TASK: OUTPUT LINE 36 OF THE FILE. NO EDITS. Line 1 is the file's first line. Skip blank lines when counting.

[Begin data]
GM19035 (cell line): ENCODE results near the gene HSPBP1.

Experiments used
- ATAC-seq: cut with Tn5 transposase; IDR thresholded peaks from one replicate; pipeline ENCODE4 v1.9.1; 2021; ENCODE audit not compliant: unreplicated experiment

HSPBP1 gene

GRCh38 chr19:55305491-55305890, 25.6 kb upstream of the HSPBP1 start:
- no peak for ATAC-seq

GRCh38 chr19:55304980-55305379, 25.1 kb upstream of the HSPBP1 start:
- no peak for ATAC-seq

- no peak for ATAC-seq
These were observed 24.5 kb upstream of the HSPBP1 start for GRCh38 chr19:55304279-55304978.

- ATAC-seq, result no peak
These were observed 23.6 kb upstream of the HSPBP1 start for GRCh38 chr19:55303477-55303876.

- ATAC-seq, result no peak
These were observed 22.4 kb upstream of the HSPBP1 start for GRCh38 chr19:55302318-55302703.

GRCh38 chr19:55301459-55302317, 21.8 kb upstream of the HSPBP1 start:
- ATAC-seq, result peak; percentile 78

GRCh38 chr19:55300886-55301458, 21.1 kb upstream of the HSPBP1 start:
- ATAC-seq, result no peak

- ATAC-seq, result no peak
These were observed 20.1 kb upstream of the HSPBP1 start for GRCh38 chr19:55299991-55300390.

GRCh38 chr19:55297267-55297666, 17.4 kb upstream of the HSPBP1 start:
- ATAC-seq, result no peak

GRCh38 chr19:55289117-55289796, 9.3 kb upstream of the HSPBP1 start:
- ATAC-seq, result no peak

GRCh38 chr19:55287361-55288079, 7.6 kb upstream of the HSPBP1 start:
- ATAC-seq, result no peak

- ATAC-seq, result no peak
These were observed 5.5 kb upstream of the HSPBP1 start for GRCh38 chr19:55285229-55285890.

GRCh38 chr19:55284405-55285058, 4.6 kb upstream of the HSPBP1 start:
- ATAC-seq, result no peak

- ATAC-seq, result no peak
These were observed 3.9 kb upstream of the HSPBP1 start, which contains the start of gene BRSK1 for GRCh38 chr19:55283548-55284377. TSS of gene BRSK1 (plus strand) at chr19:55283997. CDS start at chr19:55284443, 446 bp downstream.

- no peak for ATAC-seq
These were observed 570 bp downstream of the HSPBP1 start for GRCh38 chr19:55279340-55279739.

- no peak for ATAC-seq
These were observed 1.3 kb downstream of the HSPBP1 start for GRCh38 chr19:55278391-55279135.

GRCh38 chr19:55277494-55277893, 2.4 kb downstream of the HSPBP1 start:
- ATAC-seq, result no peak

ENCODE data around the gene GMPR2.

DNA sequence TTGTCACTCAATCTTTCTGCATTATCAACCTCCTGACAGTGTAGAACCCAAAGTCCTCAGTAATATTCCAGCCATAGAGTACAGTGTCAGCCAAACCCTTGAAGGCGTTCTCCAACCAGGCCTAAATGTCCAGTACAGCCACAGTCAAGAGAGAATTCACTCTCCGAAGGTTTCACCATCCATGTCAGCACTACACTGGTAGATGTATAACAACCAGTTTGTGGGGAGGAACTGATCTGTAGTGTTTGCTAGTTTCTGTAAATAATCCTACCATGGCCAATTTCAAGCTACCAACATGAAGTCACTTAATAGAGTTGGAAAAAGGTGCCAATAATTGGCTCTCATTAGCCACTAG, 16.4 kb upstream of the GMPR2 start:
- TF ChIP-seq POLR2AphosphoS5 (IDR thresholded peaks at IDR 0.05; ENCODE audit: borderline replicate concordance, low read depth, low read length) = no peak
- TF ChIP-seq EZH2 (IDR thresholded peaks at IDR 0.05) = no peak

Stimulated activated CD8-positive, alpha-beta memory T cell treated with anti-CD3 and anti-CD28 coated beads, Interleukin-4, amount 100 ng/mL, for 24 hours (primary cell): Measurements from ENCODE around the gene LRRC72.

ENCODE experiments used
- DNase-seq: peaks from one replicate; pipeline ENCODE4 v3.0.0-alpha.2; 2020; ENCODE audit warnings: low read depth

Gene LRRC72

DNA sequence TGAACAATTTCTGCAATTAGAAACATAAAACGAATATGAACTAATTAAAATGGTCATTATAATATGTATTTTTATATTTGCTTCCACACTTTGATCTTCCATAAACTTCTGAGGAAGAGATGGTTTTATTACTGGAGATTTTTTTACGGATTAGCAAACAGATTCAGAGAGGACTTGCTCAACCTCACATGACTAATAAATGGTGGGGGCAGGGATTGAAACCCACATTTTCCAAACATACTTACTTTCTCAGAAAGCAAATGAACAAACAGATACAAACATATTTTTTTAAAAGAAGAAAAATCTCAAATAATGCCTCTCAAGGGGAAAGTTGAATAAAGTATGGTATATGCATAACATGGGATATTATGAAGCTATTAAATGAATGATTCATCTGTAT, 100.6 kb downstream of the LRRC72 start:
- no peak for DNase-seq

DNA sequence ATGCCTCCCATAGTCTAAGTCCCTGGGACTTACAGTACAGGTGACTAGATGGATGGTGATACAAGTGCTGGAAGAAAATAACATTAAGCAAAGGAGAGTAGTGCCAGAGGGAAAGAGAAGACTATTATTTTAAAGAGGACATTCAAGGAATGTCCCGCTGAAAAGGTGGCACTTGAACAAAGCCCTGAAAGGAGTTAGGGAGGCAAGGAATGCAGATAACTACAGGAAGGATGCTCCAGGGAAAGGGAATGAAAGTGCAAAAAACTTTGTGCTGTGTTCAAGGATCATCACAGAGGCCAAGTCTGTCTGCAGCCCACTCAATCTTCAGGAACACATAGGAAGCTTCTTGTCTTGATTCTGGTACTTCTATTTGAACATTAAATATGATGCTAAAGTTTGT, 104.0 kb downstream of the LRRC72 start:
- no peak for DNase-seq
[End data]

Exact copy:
These were observed 1.3 kb downstream of the HSPBP1 start for GRCh38 chr19:55278391-55279135.